2. DEEP CLEAN WITH A CHARCOAL CLAY MASK. I only use charcoal mask twice a week, and I actually look forward to the days I do them because I’m obsessed with the way it makes my skin feel afterwards. It’s such a simple routine that yields really great results. My skin looks so much better, clearer, with reduced pore sizes and blackheads.

Just a note: your skin may feel dry and look red right after you use the mask, so follow up with a high quality moisturizer. The redness should go away after a few hours so I like to use the mask at night before I go to bed so I can wake up to improved skin tone and quality.

You can see my DIY method of using charcoal clay mask below, but if you don’t want to make your own, I highly recommend this Purifying Charcoal Mask. It’s top-notch quality with its mineral-rich mix of kaolin clay and charcoal, and you can feel a huge difference in your skin from just 1 use.

Are you convinced yet that you need to start including activated charcoal into your skin care routine? If not, give this homemade charcoal clay mask a try and I bet you’ll absolutely love it!

Want to learn more about safer skincare, product recommendations, and beauty tips?
Join my Safer Skincare Facebook group!

Safer Skincare FB

activated charcoal skin

activated charcoal skin

activated charcoal skin

Homemade Charcoal Clay Mask
Prep time
Cook time
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  1. Wash your face as usual and dry it thoroughly with a towel.
  2. Using a plastic or glass container** and measuring spoons, combine all ingredients and mix until a paste is formed. Add more apple cider or water if the mixture is too thick to spread.
  3. Apply and spread the charcoal clay mask on your face in a thin layer, avoiding your eyes and your mouth.
  4. Leave on for 15-20 minutes until the mask dries.
  5. Wash with warm water and follow up with your favorite moisturizer.
  6. Use every 3-7 days, depending on how your skin feels.
*If you hate the smell of apple cider vinegar, you can just use plain water for this recipe.
**When using bentonite clay and activated charcoal, use glass, ceramic, or plastic with your utensils and containers. They both lose their effectiveness when they come in contact with metal.

What Great Grandma Ate / Jean Choi is a participant in the Amazon Services LLC Associates Program, an affiliate advertising program designed to provide a means for sites to earn advertising fees by advertising and linking to Amazon.com.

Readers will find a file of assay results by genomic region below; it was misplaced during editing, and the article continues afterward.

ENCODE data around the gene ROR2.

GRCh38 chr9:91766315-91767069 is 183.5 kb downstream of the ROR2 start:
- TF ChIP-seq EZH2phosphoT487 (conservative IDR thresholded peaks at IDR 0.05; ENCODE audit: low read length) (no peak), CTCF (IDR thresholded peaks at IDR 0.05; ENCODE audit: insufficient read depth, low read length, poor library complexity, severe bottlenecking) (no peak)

Regarding other affiliate links and affiliate relationships: In order for me to support my blogging activities, I may receive monetary compensation or other types of remuneration for my endorsement, recommendation, testimonial and/or link to any products or services from this blog. Thank you for your support and understanding.

Homemade DIY Activated Charcoal Clay Mask Skin Care

6 Common Causes of Adult Acne

causes adult acne

I’ve had my fair share of acne and uneven skin tone in my early 20s on my face and on my back. If you told me to pose in front of the camera without make-up 3 years ago, I would’ve had said, “hell no.” The fact that I can confidently show my bare face (photo above) on the world wide web is a huge accomplishment for me. Slowly, but surely, I was able to improve my skin quality and tone over the years by addressing what I was putting in and on my body.

Unsurprisingly, skin issues are one of the most common health complaints I hear from people, besides digestion. Tens of millions of Americans suffer from acne, rosacea, and rashes that they feel self-conscious about all the time. Although many do not consider their skin problems a “health issue,” skin conditions like adult acne are a depiction of what is going on inside our bodies. It’s our body’s way of telling us that there’s some kind of inflammation going on inside, and once we address the root cause of the problem, our skin can clear up as well. Depending on birth control pills, acne-reducing drugs, topical creams, and antibiotics should not be a long term solution to clear up your skin. Most of these can actually cause imbalances in the body that cause digestive and hormonal problems after continual use. They only work by treating the symptoms instead of addressing what’s causing these issues.

So how do we address the root cause? Here are 6 common causes of adult acne:

1. Food allergies and/or sensitivities

When your body reacts negatively to a certain food, it’s causing inflammation in the body, specifically in the gut. Food allergies and sensitivities are strongly correlated to leaky gut syndrome, in which your intestinal wall is damaged enough that inappropriate food particles leak through into the bloodstreams. These particles then travel to various parts of the body and cause inflammation, even on your skin. When you can’t figure out what’s causing your acne, I would first look at food sensitivities. Dairy is a common acne-causing culprit, but other common food allergens are: gluten, eggs, grains, soy, and nuts. Trying an elimination diet to see if the symptoms improve may be a great place to start.

2. Digestive disorders.